Recent research at the University of Cagliari has shown that within the nucleus accumbens there is a further division of function. In a study that supports conclusions about the addictive effect of nicotine, were injected with nicotine directly into the brain and scientists observed corresponding increases of dopamine and activity in the nucleus accumbens. This area of the brain behaves similarly when cocaine, amphetamine, or morphine is administered. An important finding in this study is that a difference was identified between the action of the outer shell of the nucleus accumbens and its inner core. The outer shell seems to be most involved in emotion, motivation, and addiction. This area has direct connections to the limbic system and is part of the extended amygdala, which serves as a link between the brain and the forebrain.

This area is important for learning, in part because it tags information with a signal of intensity that tells the rest of the brain to pay attention. Stimulating this area with an electrode helps rats to learn more quickly and use more extensive areas of the cortex during learning. The extended amygdala’s emotional coloring of learning affects our notions about the rewards and dangers of different stimuli.

There is still much to be learned from research on addiction. A research group at Yale University is examining the different roles that dopamine receptor subtypes play in creating and maintaining addiction. Understanding the processes of addiction and motivation more thoroughly could possibly remove the stigma and improve treatment for disorders ranging from alcoholism and drug abuse to gambling and sex and food addictions.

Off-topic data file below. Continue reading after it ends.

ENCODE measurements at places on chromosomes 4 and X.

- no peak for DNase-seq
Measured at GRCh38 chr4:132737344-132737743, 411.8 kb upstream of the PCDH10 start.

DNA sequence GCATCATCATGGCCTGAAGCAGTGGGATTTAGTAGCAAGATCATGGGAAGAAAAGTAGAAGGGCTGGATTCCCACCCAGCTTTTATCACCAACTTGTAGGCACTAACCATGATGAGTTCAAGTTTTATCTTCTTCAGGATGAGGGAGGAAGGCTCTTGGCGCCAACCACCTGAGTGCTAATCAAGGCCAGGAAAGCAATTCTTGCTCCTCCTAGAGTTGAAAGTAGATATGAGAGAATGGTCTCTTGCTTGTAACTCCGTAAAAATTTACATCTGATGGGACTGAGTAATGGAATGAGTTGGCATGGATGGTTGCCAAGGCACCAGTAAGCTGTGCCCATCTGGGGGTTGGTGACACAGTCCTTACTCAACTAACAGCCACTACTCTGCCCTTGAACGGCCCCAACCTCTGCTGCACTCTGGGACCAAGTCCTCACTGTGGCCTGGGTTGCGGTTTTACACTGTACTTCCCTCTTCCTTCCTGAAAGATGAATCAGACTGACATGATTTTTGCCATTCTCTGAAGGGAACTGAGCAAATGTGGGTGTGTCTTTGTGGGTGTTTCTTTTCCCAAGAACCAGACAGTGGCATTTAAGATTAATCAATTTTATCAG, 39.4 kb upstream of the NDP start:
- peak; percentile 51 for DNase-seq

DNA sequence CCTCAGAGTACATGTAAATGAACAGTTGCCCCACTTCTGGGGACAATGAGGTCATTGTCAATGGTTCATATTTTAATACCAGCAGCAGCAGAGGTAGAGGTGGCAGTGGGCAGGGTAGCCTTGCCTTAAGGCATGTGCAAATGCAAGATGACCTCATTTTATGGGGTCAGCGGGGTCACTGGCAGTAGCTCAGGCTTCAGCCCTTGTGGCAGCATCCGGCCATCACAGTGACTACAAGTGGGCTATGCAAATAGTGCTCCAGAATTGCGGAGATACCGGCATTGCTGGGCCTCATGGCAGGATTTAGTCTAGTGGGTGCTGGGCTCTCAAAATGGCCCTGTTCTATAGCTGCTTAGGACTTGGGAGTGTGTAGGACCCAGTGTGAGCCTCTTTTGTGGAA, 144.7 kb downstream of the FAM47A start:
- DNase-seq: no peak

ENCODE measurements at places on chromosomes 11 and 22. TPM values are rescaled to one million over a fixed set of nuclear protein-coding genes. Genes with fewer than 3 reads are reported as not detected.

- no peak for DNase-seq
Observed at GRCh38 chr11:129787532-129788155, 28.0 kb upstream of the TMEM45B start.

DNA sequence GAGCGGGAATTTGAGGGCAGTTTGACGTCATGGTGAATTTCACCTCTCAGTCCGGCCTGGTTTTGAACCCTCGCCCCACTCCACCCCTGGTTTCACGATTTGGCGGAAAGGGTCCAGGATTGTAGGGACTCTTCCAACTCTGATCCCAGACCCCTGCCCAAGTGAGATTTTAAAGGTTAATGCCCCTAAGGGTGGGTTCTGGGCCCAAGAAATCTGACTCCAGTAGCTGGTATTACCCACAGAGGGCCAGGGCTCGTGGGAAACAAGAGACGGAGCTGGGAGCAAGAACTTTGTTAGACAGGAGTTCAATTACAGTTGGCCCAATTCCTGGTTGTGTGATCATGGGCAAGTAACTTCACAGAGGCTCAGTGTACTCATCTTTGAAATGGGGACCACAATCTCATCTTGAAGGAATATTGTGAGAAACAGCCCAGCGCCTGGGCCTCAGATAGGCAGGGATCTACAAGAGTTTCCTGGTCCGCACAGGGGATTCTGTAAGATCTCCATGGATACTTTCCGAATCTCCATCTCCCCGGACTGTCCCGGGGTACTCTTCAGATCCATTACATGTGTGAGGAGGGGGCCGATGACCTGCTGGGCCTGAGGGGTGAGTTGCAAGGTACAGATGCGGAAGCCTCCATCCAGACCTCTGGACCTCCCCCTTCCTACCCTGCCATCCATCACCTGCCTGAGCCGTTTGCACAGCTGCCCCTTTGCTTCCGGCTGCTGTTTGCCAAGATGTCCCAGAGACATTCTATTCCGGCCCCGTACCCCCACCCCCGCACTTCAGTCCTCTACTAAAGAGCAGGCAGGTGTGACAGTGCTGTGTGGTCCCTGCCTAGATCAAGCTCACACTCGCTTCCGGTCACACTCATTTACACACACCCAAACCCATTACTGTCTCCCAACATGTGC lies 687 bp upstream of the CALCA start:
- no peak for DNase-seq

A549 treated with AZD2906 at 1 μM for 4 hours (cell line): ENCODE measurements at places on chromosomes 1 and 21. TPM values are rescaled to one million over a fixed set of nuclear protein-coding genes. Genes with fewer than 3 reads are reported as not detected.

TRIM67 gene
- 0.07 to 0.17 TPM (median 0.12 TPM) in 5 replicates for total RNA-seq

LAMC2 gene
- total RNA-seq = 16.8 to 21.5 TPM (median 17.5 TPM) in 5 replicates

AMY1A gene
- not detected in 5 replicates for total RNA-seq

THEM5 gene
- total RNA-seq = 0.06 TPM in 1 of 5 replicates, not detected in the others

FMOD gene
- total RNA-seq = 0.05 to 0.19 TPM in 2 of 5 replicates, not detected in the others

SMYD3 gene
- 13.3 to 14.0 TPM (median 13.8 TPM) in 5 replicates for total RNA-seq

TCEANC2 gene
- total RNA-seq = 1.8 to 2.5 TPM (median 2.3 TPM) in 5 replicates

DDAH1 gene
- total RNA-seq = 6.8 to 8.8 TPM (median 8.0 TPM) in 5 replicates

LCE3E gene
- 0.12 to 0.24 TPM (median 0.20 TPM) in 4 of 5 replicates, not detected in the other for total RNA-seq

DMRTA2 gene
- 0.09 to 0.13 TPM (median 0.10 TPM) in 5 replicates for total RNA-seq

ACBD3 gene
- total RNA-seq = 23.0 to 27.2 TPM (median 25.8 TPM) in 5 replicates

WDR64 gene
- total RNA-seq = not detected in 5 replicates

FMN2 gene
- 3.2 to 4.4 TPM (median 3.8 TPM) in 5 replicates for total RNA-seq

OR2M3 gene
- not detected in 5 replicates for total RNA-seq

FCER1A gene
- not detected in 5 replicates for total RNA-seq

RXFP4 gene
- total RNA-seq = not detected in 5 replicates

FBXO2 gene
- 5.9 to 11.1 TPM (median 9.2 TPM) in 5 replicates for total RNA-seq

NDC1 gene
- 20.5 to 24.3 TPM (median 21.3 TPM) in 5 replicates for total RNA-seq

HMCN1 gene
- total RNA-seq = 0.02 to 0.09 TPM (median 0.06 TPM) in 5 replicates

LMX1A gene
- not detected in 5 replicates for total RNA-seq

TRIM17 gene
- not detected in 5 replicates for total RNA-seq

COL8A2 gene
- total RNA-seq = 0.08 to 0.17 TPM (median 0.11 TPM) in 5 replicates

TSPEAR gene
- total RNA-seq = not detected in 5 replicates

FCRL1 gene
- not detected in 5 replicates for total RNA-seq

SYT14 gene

One of the most intriguing emotions in the spectrum of joy is love. While most of us wax poetic about it, some researchers are breaking it down in typically rigorous laboratory fashion. According to Helen Fisher, an anthropology professor at Rutgers University, there are three distinctly different physiological and emotional categories of lovelust, attraction, and attachment, and biologically, at least, they all relate to the ancient drive to mate. Fisher says that each behavior evolved with a different purpose. Lust evolved to get you out looking; attraction evolved to make you focus and expend your energy on one specific individual; and attachment evolved so you would stay with that individual and raise offspring once mating was accomplished.

Using MRI scans that show chemical activity in the brain, Fisher has found that lust is associated primarily with estrogen and androgens. Attraction, however, is associated with elation and a craving for emotional union, which may be linked to the monoamines such as seratonin. The neurotransmitters associated with long-term attachment, a behavior evidenced by close body contact, separation anxiety, and a sense of calm, security, and peace with a to find. Fisher hopes that the results of her ongoing work will show that the stages of love are based at least as much in brain chemistry and physiology as they are in psychology, further evidence backing up the thesis that emotion is not one system in the brain but multiple systems that tie together workings of the brain and the body. We all know this is true: early in our relationships with our current lovers or spouses, our hearts raced when we suddenly heard their voices on the phone; we had butterflies in our stomachs when we prepared to meet them.